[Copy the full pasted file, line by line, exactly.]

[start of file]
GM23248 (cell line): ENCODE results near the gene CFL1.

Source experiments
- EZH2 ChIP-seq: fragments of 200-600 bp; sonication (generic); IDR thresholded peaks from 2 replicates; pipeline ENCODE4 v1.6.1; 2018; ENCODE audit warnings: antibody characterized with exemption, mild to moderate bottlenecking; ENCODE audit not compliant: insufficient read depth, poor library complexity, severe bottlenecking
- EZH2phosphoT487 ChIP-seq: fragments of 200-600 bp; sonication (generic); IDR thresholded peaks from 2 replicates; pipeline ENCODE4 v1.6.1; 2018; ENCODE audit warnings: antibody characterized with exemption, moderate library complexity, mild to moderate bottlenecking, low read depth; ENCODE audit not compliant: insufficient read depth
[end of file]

GM23248 (cell line): ENCODE results near the gene CFL1.

Source experiments
- EZH2 ChIP-seq: fragments of 200-600 bp; sonication (generic); IDR thresholded peaks from 2 replicates; pipeline ENCODE4 v1.6.1; 2018; ENCODE audit warnings: antibody characterized with exemption, mild to moderate bottlenecking; ENCODE audit not compliant: insufficient read depth, poor library complexity, severe bottlenecking
- EZH2phosphoT487 ChIP-seq: fragments of 200-600 bp; sonication (generic); IDR thresholded peaks from 2 replicates; pipeline ENCODE4 v1.6.1; 2018; ENCODE audit warnings: antibody characterized with exemption, moderate library complexity, mild to moderate bottlenecking, low read depth; ENCODE audit not compliant: insufficient read depth